« Some time ago, we at INSEE developed the habit of presenting our goals in a strategic document. INSEE Horizon 2025 is therefore pursuing this long-established tradition. Although the purpose of this type of exercise is certainly not to try to describe the future with any accuracy, and although INSEE is a sound and recognised institution, we are nevertheless sure that it is essential to occasionally take time for a moment of strategic reflection. The aim of INSEE – the aim which unites and motivates all of its employees – is to continue to inform the economic and social debate, as it has done for 70 years. In this document INSEE presents its ambitions for the future. »
Can statistics and Big Data tackle unemployment in Europe? From 13 to 15 March, participants at the European Big Data Hackathon organised by Eurostat in Brussels were set the task of combining the use of new types of data, such as data scraped from internet, with traditional statistical sources, such as for example data from European statistical surveys on employment (Labour Force Survey), income and living conditions (SILC) and adult skills (PIAAC).
The INSEE team was ranked 2nd out of 22 teams representing their European National Statistical Institutes competing in the Big Data Hackathon . The winner was Croatia and Estonia finished third.
In just two days the teams had to come up with prototypes that could answer the question “How can we use data to help EU decision-makers reduce the mismatch between job offers and skills available?” In some regions, jobs requiring certain types of skill find no takers, while in other areas, people who have these skills are looking for work. The aim of the competition was to develop prototypes using different data sources and to provide a better understanding of the problem, especially through data visualisation tools.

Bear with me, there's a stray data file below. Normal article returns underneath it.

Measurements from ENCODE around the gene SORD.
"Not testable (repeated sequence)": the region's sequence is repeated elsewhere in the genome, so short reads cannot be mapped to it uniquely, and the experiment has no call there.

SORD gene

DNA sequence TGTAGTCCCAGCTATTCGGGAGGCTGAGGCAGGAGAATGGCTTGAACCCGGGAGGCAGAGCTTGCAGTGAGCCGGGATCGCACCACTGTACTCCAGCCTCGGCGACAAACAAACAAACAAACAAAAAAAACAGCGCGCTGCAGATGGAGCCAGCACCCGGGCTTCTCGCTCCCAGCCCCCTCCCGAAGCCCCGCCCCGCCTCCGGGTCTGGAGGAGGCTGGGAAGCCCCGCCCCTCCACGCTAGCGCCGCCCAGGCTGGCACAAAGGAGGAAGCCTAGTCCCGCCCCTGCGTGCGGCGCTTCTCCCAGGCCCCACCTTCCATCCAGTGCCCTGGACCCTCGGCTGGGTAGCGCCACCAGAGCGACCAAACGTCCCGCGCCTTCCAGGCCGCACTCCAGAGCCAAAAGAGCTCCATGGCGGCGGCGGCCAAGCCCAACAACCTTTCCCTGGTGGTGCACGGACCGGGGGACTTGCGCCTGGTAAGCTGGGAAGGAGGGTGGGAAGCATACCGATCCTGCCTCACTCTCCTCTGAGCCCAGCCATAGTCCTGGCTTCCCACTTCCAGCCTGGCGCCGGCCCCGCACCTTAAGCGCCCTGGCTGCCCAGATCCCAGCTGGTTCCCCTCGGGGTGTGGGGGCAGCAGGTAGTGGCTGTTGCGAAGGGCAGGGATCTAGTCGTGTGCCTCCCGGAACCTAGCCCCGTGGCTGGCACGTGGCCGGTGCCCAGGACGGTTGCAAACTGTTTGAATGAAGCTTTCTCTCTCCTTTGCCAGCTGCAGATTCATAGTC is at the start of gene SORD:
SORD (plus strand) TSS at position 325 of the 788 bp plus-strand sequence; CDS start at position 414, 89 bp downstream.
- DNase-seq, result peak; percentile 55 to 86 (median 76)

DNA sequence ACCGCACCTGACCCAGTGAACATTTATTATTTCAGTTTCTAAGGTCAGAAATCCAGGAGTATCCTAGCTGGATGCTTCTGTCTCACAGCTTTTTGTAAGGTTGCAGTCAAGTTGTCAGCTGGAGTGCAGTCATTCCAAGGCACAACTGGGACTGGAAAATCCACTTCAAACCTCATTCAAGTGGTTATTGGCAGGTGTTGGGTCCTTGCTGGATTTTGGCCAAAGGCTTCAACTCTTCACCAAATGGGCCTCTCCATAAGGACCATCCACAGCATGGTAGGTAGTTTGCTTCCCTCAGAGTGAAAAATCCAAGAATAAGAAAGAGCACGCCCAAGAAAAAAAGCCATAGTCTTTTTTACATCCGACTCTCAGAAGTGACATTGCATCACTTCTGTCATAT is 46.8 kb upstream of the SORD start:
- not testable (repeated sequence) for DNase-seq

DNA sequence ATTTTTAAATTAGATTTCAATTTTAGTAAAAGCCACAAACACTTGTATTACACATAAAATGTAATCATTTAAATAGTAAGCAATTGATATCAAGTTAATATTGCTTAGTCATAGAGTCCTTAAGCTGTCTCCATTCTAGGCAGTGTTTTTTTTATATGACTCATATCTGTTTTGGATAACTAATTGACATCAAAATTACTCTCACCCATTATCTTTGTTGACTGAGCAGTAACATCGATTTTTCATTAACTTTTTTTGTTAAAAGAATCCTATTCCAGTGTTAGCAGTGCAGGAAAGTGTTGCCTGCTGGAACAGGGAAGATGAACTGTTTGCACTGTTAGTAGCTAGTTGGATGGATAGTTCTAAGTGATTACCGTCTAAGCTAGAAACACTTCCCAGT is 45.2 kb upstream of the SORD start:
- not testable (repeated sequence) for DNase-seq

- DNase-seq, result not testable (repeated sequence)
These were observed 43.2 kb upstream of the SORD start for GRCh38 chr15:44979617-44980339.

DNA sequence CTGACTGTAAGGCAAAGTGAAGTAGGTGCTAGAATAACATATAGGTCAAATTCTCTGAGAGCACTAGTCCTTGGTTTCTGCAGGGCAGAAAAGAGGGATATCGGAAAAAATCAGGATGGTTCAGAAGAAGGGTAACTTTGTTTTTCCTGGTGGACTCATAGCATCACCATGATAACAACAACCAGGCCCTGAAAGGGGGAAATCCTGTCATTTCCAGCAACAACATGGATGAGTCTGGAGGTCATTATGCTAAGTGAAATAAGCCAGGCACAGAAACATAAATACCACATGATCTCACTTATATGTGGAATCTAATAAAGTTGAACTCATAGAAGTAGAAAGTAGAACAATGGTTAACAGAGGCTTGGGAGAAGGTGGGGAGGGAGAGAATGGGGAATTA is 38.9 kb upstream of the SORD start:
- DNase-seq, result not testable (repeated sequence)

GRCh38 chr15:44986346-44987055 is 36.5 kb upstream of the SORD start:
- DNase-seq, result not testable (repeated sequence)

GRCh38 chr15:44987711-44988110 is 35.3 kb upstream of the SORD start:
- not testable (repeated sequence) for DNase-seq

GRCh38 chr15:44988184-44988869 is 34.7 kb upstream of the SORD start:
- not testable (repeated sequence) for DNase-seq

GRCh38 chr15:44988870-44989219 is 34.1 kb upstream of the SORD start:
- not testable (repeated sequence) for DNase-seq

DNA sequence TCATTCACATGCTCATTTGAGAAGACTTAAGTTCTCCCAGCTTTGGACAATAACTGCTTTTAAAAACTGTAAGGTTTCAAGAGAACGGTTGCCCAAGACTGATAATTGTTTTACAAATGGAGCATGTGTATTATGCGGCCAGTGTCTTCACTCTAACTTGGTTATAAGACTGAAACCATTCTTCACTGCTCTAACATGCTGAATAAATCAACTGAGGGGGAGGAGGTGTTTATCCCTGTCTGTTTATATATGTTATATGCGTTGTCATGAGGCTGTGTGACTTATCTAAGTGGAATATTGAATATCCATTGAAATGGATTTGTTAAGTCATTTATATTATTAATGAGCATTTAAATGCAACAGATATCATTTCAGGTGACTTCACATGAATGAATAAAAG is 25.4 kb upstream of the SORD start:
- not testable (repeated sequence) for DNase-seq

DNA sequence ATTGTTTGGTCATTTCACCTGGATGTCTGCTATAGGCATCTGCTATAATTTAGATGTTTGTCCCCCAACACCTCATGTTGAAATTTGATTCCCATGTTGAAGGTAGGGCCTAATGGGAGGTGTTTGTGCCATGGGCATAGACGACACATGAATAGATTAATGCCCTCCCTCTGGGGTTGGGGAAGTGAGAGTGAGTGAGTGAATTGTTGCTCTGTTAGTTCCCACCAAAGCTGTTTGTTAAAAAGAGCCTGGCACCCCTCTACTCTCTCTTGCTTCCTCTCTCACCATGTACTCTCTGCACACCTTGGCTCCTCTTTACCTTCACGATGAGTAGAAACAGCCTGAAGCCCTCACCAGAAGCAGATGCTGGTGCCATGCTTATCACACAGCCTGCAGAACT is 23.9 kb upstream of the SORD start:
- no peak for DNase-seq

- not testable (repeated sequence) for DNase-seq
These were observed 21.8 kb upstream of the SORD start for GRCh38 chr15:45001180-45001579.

The French team from INSEE rose to the challenge. Team members were Yves-Laurent Bénichou, IT engineer and innovation project leader, Stéphanie Combes and Benjamin Sakarovitch, both data scientists in the Statistical Methods Department. Using data taken from the EURES website which collects CVs and job offers at European level, the Labour Force Survey, the ESCO classification of skills and occupations and scraped data on job offers, then applying their expertise in machine learning, data visualisation and data-architecture, the French team was able to present an interesting and promising prototype. Entitled “M&M’s”, short for “Migrations & Mismatch of Skills”, it offers a view of numerous phenomena, such as “Which skills are under-exploited in such-and-such a region while qualified people remain unemployed?”
Projects were evaluated by a 20-member panel made up of decision-makers from several directorates and divisions and industry representatives from Oracle, Amazon, Microsoft, IBM, SAP, SAS, Accenture, etc. Marianne Thyssen, European Commissioner for employment, social affairs, skills and labour mobility, welcomed the result of this experiment.
“This Big Data Hackathon organised by Eurostat shows how committed the various European statistical institutes are to exploiting the Big Data which our digital society continues to generate and also the related statistical processing techniques. I am very proud of the work our team has achieved. It is part of the ongoing process of improving our methods to mobilise intelligently, make our statistical production more meaningful and incorporate new data sources”, said Sylvie Lagarde, Director of the Methodology, Statistical Coordination, International Relations Directorate at INSEE.